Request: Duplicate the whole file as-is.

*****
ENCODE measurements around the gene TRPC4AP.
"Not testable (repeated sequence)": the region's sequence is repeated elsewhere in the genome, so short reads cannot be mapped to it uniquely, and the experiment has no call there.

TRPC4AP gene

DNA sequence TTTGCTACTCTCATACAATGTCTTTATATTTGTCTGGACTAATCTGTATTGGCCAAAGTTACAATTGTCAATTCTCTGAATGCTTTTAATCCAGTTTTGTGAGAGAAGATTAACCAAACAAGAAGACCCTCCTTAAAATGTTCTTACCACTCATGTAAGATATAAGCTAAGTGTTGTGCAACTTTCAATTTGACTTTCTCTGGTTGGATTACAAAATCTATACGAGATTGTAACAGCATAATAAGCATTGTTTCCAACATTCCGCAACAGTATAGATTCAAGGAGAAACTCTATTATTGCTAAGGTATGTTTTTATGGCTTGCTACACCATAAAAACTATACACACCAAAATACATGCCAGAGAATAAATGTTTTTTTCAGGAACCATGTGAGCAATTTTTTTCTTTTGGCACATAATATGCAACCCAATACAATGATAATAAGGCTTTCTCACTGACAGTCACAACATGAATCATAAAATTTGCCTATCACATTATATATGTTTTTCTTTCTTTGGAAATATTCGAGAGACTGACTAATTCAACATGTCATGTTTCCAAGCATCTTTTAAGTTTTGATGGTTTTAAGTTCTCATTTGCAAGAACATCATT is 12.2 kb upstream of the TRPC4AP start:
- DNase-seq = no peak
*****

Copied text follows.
ENCODE measurements around the gene TRPC4AP.
"Not testable (repeated sequence)": the region's sequence is repeated elsewhere in the genome, so short reads cannot be mapped to it uniquely, and the experiment has no call there.

TRPC4AP gene

DNA sequence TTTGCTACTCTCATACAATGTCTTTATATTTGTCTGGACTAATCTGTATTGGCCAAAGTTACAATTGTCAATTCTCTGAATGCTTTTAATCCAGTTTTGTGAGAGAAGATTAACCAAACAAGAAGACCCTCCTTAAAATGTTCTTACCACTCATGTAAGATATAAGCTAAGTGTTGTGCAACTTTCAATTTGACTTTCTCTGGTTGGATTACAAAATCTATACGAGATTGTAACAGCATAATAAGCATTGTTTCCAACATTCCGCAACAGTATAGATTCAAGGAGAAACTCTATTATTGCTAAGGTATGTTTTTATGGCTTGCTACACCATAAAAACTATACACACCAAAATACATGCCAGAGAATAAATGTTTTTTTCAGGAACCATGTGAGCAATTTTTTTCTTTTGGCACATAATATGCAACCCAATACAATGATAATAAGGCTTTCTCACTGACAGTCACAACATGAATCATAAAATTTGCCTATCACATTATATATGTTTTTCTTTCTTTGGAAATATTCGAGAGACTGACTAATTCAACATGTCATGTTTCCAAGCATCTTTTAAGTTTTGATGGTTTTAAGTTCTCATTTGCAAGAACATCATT is 12.2 kb upstream of the TRPC4AP start:
- DNase-seq = no peak